Halt Saudi arms sales immediately, probe civilian attacks in Yemen – MPs
In a letter to Development Secretary Justine Greening, the International Development Select Committee urged the UK to cease opposing an inquiry which aims to examine potential breaches of humanitarian law by the Saudi bombing campaign in Yemen.
It comes after human rights charities and anti-war groups criticized Saudi Arabia for allegedly bombing civilian targets.
The British government has sold £1 billion (US$1.45 billion) worth of arms to the Saudi government in the past year.
Last week a leaked UN report found Saudi Arabia guilty of breaking humanitarian law. In response the Saudi government set up an internal inquiry.
British MPs say the UK should back an independent inquiry. Members of the committee were shocked to hear the UK had hindered efforts to launch such an investigation in September 2015 when it was proposed by the UN.
“We need an independent, international fact-finding mission to uncover the truth. Until then we should cease selling arms to Saudi Arabia,” wrote committee chair Stephen Twigg.
“All parties to this conflict should review their obligations under international law and undertake to put civilians and humanitarian work above other interests.”
MPs said they had been presented with evidence from the head of UNICEF Yemen, who said the Saudi-led coalition had been involved in bombing campaigns which endangered the lives of civilians.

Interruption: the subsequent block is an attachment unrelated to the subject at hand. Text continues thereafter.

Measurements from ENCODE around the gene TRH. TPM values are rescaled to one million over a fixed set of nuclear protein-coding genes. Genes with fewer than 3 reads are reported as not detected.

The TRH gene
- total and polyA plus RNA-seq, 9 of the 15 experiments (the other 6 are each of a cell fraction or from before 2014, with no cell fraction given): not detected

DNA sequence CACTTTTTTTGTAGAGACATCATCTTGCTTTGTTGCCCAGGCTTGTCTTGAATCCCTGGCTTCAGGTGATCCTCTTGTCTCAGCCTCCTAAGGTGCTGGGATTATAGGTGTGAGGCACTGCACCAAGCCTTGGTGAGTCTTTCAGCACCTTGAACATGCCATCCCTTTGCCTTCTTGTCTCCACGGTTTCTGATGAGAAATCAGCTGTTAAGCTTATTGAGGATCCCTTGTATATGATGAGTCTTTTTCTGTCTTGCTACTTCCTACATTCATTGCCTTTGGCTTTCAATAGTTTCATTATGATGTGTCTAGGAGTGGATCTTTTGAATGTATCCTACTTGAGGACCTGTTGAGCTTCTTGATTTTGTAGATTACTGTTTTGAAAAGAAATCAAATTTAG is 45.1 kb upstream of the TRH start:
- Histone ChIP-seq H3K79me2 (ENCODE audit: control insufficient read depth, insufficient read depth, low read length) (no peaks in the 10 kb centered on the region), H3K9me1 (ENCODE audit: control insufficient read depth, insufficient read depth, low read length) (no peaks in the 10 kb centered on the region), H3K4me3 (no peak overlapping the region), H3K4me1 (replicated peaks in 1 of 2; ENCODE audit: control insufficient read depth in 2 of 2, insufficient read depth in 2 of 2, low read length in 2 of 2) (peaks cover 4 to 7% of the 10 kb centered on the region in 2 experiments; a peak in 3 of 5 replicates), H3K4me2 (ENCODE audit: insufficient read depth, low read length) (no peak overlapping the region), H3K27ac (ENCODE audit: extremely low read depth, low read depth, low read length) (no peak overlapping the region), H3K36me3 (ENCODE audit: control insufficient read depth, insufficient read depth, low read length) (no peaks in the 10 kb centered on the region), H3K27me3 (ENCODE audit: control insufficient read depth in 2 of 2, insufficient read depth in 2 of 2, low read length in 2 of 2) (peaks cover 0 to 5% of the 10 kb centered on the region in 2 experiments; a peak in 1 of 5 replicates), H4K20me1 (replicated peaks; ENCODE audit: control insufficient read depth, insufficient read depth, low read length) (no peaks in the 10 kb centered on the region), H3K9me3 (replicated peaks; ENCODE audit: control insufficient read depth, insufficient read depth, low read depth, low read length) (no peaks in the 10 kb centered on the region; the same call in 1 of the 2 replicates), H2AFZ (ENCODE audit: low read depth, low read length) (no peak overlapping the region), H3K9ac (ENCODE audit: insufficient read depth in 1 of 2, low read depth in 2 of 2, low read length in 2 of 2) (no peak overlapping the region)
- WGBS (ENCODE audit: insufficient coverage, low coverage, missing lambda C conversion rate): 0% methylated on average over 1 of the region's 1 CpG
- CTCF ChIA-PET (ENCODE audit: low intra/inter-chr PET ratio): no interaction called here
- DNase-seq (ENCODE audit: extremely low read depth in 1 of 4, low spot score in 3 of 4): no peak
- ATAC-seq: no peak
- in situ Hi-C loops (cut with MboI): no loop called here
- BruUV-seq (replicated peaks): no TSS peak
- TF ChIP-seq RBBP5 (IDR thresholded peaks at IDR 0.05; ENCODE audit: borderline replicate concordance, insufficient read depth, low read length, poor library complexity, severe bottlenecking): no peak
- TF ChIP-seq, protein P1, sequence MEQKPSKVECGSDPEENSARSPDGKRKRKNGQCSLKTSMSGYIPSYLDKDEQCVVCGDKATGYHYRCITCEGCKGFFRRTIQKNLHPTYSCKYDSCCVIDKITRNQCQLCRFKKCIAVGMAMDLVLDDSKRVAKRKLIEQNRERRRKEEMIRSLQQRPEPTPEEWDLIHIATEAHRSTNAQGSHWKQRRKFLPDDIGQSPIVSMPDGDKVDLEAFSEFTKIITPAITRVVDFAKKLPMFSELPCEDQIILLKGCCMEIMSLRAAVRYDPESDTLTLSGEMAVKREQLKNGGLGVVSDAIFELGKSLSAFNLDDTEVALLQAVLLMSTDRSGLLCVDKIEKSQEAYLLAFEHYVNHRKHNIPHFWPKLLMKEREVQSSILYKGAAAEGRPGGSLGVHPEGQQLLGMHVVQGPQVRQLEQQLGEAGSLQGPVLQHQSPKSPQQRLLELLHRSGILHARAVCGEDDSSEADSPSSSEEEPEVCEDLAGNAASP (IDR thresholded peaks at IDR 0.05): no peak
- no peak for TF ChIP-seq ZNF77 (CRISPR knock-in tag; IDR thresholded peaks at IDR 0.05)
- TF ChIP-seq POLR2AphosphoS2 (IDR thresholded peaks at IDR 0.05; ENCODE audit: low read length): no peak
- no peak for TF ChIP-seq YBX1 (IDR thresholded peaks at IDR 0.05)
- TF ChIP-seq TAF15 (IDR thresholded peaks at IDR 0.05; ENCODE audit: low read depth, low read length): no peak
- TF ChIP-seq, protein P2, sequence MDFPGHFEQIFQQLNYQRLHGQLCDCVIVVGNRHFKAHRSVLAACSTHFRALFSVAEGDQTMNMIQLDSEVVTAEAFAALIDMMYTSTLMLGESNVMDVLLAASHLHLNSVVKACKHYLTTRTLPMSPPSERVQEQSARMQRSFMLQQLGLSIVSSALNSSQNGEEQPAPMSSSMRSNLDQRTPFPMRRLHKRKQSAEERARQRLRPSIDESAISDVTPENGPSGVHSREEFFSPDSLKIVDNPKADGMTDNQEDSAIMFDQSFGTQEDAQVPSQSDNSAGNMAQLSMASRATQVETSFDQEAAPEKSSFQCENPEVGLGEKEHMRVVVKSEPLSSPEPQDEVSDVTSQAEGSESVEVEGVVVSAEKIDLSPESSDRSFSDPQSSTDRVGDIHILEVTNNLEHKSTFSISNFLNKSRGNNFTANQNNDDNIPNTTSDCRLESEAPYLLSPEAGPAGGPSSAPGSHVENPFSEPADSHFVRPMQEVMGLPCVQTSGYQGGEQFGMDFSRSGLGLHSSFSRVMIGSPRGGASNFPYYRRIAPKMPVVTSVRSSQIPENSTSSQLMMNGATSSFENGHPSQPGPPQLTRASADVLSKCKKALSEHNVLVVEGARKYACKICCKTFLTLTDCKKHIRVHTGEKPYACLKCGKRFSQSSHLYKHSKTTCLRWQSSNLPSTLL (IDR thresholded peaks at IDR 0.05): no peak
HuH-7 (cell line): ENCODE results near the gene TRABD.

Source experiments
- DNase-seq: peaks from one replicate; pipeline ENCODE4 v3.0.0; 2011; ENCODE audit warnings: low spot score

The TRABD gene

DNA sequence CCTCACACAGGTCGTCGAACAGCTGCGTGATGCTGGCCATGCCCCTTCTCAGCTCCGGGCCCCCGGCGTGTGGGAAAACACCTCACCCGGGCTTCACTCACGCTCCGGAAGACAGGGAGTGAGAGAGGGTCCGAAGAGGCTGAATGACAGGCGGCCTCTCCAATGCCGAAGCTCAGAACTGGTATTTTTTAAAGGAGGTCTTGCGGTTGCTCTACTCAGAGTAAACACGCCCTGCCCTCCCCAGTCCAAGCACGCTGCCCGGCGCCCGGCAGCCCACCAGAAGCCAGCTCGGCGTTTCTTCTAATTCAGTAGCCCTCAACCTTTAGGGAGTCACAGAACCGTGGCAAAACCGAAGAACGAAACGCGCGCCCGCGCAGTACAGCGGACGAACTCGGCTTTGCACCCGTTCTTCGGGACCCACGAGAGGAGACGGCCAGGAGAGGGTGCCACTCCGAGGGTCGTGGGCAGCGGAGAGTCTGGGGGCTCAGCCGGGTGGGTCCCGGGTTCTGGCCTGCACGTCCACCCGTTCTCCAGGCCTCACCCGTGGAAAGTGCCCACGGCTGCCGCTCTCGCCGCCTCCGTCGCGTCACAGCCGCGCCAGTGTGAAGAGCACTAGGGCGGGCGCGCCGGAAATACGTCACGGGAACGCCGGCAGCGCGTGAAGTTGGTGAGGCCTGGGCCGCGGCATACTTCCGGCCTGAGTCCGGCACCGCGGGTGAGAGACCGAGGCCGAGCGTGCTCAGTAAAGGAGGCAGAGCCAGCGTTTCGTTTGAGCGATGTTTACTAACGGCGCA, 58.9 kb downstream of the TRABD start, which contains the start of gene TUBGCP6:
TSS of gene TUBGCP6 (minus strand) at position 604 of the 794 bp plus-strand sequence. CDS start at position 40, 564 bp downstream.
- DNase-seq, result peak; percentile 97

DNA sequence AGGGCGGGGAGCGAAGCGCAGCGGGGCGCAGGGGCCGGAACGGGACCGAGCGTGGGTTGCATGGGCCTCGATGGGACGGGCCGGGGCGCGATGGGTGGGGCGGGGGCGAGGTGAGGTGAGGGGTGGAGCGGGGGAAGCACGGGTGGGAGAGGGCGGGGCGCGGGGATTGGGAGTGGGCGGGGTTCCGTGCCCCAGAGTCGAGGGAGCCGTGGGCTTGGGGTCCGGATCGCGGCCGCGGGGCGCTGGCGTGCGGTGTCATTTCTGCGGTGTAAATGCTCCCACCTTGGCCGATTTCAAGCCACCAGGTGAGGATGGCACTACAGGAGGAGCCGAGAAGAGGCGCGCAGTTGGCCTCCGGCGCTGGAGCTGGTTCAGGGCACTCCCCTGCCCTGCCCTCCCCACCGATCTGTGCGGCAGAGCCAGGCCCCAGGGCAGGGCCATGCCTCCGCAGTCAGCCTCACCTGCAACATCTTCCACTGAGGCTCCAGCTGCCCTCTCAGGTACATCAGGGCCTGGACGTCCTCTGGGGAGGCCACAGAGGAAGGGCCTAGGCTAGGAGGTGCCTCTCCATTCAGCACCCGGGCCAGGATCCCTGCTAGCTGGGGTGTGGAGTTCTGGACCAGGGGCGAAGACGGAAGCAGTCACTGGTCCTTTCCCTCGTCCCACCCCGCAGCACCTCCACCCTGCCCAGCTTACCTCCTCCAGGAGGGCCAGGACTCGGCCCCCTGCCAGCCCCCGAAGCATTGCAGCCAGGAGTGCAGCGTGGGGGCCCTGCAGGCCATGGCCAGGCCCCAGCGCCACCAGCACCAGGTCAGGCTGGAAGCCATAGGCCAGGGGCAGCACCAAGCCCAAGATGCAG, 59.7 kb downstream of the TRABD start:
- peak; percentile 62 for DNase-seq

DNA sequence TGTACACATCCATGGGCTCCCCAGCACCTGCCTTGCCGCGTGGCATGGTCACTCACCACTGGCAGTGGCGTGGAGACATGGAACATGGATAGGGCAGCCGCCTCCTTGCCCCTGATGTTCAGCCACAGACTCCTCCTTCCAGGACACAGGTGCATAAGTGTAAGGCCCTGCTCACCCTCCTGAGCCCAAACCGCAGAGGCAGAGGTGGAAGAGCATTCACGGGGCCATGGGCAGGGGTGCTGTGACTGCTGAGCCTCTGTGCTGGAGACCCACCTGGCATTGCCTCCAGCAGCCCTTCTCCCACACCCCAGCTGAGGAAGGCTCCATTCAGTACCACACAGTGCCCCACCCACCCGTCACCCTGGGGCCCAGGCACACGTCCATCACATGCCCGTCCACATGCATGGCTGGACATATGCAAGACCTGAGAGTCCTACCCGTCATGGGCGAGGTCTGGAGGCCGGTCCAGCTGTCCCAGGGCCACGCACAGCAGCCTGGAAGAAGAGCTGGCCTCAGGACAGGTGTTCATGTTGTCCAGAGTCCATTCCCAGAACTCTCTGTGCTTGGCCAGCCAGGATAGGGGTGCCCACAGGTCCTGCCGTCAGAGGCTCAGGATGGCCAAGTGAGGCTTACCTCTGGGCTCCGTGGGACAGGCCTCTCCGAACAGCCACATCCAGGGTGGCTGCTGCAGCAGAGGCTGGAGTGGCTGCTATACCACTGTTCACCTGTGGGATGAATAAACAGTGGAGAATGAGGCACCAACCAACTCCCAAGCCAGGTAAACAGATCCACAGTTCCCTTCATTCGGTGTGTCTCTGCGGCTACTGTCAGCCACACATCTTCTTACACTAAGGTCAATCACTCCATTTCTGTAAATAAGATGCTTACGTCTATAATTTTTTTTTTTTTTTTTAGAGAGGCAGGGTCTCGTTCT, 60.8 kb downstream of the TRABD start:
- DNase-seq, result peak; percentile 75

The committee’s letter was welcomed by activist group Campaign Against the Arms Trade (CAAT), which condemned the British government’s actions.
“The humanitarian situation is getting worse and the UK government has been complicit in it. We agree that arms sales need to stop, but they should never have been allowed in the first place.
"Saudi Arabia has a terrible human rights record and has been supported by governments of all political colors for far too long,” said CAAT’s Andrew Smith.
The leaked UN report, obtained by the Guardian last week, found that Saudi airstrikes are breaching international law by hitting civilian targets, including refugee camps, civilian weddings, vehicles, medical facilities and schools.
The UN panel of experts on Yemen used satellite imagery to look at areas before and after bombings, which also targeted an Oxfam warehouse storing equipment for a water project funded by the EU.
There were also protests outside the London arms traders dinner on Tuesday evening, when activists demonstrated against the glamorous dinner attended by major arms companies and high profile MPs.